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Since it had been several thousand miles since I had done any service on the bike there were some things I had to take care of in Santiago. I had been planning on getting a new tire and to save the hassle of riding around searching for a day, I planned weeks ahead and already had the tire ready at Motouring Chile. I couldn’t believe the TKC80 last me this long. I decided to go with the Continental Escape this time instead of the Heidenau K60. This should be the last tire I need for the trip. I’m thinking I only have about 6,000 miles left before flying out of Buenos Aires. Except for the Carretera Austral and a few other short stretches of dirt roads, I think it’s mostly pavement from here until I finish in BA.

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They even had a tire balancing machine which I hadn’t seen since I left the US. All balanced and ready to hit the road.

While I was at the shop I had them replace the rear wheel and sprocket bearings. Back in Argentina I started feeling a slight wobble on the rear wheel. It turned out to be the sprocket carrier bearing was bad. With the new tire and new bearings my bike was once again riding great. Santiago’s highways even around rush hour aren’t very busy so I enjoyed the ride back to the hostel.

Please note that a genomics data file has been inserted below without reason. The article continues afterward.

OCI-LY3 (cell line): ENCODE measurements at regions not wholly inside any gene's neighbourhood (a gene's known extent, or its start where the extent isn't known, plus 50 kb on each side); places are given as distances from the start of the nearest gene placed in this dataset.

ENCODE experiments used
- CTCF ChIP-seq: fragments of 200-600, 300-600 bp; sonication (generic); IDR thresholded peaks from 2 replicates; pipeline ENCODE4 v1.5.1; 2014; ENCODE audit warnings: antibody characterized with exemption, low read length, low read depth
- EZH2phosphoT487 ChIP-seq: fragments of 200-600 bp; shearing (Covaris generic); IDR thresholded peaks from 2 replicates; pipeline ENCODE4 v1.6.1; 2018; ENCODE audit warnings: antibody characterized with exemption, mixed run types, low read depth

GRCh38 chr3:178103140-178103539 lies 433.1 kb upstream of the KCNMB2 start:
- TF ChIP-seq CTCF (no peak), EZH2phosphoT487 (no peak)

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 The whole situation with DHL shipping and the package was getting more frustrating. My coworkers at Roadtrip Nation sent me a care package (undoubtedly the most amazing workplace and coworkers ever) and I had them ship the exhaust gasket I’ve needed since Cusco. At first everything looked like it was going to be delivered on time. But then it never left customs. DHL would send daily updates but it only said, your package is waiting on clearance from customs. I talked to DHL Chile just about everyday trying to figure out why a card and a cheap exhaust gasket was taking so long to clear. 1 day late, then 2, 3, 4, 5. By Friday it still wasn’t delivered and they said they weren’t sure when it would clear. The problem was it was shipped to my named and Places Beyond. They believed Places Beyond was a company and so they wanted tax ID info. I tried explaining everyday I could that Places Beyond was just my personal travel blog. I sent them copies of my temp vehicle import and everything hoping that might help. I decided it was costing me too much money to stick around Santiago waiting for it and would figure it out when it eventually clears customs.

Even as frustating as the shipping ordeal was I really enjoyed Santiago. It’s a great city and while I was there I got to hang out with Ian, Paul, and Ian again as well as make some new friends that worked at Hostel Caracol. If you’re going to Santiago I highly recommend Hostel Caracol. They have parking for a car and a few motorcycles, a great breakfast, clean rooms, a cool rooftop balcony and it’s in a great location.